"From May 19, 1746 to Jan 19, 1748, Thomas Chute was a member of Captain George Berry's Company, Falmouth. John Bodge, Curtis Chute, William and Thomas Mayberry were in the New Marblehead Division, Sarg Thomas Chute in command."

Mary, wife of Thos. Chute (probably daughter of Benj. and Mary Curtis of Scituate), died July 30, 1762, aged seventy or seventy-one.

Thomas Chute bought land in Maine in 1763. He was town clerk of Windham, 1762-65, inclusive, and one of the selectmen 1765-66."

A publishment of marriage between Lonon and Chloe Boeth, negroes of the town of Windham, with the consent of their master, Mr. Wm. Mayberry of said town. Signed by Thomas Chute, Town Clerk, 1763."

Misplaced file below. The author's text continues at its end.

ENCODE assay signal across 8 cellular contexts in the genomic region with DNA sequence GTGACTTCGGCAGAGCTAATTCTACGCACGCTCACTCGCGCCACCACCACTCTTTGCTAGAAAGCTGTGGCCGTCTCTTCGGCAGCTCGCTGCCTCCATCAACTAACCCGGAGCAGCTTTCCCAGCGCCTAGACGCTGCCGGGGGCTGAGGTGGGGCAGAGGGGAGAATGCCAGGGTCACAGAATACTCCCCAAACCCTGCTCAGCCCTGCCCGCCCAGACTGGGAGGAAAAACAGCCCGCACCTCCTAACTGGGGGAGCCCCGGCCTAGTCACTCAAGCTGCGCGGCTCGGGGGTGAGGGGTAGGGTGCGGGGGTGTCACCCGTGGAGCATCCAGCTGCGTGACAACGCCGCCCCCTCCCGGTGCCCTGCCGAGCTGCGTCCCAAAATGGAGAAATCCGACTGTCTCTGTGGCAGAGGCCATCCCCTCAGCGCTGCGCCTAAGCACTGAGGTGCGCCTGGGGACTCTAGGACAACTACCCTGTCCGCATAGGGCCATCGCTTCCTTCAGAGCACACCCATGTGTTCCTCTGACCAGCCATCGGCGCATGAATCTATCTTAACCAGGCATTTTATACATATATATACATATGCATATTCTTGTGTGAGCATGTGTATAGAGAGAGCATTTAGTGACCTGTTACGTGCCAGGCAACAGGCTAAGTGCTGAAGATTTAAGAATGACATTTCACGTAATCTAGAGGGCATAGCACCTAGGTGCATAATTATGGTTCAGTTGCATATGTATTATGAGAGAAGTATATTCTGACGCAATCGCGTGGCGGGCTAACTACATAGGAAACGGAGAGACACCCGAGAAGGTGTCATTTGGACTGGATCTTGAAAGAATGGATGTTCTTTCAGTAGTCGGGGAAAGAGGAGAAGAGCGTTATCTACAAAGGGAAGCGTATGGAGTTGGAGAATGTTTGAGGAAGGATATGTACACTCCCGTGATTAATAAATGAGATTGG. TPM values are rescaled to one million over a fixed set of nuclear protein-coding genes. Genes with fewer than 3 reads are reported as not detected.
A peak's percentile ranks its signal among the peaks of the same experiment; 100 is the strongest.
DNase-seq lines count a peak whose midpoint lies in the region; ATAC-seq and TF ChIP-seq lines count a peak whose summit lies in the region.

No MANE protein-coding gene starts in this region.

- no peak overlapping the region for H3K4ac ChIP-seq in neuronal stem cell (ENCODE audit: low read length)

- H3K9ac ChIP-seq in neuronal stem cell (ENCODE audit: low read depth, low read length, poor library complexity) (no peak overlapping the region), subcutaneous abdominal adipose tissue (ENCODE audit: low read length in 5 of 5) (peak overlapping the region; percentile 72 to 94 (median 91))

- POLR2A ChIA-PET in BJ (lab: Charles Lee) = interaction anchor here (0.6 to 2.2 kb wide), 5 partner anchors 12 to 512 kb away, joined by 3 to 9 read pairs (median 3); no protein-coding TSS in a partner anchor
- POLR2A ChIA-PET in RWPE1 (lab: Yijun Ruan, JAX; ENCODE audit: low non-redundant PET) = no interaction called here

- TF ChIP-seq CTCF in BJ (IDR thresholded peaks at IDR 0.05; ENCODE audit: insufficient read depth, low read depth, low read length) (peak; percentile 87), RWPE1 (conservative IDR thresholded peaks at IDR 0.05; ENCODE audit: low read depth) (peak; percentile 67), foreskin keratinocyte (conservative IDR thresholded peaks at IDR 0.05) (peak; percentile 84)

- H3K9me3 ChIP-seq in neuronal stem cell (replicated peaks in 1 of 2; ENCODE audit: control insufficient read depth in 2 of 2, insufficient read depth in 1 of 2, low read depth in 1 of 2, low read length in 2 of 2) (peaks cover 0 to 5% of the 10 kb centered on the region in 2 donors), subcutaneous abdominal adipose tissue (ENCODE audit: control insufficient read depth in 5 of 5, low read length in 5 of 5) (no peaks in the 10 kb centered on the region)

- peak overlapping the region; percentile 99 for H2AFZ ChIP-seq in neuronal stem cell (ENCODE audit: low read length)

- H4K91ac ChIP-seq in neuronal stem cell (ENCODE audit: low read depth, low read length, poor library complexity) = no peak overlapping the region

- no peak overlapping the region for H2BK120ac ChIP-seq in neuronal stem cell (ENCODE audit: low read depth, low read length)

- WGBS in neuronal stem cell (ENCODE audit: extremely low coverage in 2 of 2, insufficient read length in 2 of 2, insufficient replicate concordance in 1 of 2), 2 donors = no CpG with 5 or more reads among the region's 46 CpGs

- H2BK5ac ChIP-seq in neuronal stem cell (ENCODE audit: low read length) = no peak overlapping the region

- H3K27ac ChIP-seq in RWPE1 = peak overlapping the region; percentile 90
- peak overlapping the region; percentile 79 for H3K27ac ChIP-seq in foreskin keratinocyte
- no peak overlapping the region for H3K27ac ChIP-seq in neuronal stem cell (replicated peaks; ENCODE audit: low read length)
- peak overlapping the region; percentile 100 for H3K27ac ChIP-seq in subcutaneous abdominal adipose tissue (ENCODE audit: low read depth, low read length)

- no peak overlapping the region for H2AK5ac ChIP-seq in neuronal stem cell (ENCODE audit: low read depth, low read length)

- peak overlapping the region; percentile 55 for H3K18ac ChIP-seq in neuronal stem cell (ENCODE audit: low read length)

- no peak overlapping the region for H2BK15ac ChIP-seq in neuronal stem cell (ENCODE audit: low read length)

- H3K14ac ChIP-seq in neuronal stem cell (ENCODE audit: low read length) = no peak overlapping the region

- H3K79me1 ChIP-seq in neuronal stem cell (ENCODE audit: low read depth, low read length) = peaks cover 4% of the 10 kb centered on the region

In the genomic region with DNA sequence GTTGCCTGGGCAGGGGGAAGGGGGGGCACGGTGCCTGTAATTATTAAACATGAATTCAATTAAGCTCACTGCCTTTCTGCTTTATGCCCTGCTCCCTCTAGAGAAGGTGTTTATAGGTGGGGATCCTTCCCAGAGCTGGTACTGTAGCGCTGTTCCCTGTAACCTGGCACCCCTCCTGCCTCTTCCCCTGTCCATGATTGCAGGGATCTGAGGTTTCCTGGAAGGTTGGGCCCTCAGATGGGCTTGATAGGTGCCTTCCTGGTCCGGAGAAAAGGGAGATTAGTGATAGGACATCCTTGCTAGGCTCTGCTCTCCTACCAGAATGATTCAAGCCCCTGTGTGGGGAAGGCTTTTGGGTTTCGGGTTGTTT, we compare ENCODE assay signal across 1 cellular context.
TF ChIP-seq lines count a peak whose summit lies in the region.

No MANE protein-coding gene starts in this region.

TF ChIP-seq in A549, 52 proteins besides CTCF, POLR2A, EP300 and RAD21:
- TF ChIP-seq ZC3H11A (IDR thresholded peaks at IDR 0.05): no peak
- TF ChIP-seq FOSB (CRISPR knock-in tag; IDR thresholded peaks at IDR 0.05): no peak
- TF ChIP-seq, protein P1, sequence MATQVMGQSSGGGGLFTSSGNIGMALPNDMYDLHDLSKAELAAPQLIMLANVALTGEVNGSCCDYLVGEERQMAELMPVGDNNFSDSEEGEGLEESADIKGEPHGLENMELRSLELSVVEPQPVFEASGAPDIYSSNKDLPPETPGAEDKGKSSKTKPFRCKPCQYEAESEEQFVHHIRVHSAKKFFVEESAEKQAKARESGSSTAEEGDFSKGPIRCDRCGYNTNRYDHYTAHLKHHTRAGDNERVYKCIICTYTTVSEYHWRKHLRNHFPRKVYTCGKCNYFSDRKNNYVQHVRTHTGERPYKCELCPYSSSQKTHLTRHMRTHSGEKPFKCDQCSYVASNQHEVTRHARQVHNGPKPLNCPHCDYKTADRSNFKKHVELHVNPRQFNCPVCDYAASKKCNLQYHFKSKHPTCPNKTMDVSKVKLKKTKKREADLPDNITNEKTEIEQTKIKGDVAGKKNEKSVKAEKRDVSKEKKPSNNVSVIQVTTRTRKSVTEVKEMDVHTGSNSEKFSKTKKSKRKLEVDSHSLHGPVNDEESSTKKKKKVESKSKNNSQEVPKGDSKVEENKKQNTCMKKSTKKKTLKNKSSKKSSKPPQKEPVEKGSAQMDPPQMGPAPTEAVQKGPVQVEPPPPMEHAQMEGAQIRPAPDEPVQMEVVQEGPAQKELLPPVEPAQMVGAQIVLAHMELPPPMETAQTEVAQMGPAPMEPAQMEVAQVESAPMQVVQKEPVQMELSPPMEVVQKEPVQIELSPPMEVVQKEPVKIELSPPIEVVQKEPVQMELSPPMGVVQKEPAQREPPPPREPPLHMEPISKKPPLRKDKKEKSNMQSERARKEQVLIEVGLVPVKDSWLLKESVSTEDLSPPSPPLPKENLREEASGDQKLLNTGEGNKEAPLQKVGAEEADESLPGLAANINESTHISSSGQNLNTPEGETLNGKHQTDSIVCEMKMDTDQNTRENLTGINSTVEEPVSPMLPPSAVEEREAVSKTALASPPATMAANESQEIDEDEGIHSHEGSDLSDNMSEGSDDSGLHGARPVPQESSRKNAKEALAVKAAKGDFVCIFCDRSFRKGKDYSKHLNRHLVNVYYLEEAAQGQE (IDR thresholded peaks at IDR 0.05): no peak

"After being a church officer some thirty years, being aged and infirm, Mr. Chute desires release from the deaconship in 1770, and died in 1771, in his eighty-second year."

Source: Chute, William Edward. A Genealogy and History of the Chute Family in America: With Some Account of the Family in Great Britain and Ireland, with an Account of Forty Allied Families Gathered from the Most Authentic Sources. Salem, Massachusetts, 1894. Pages 18-20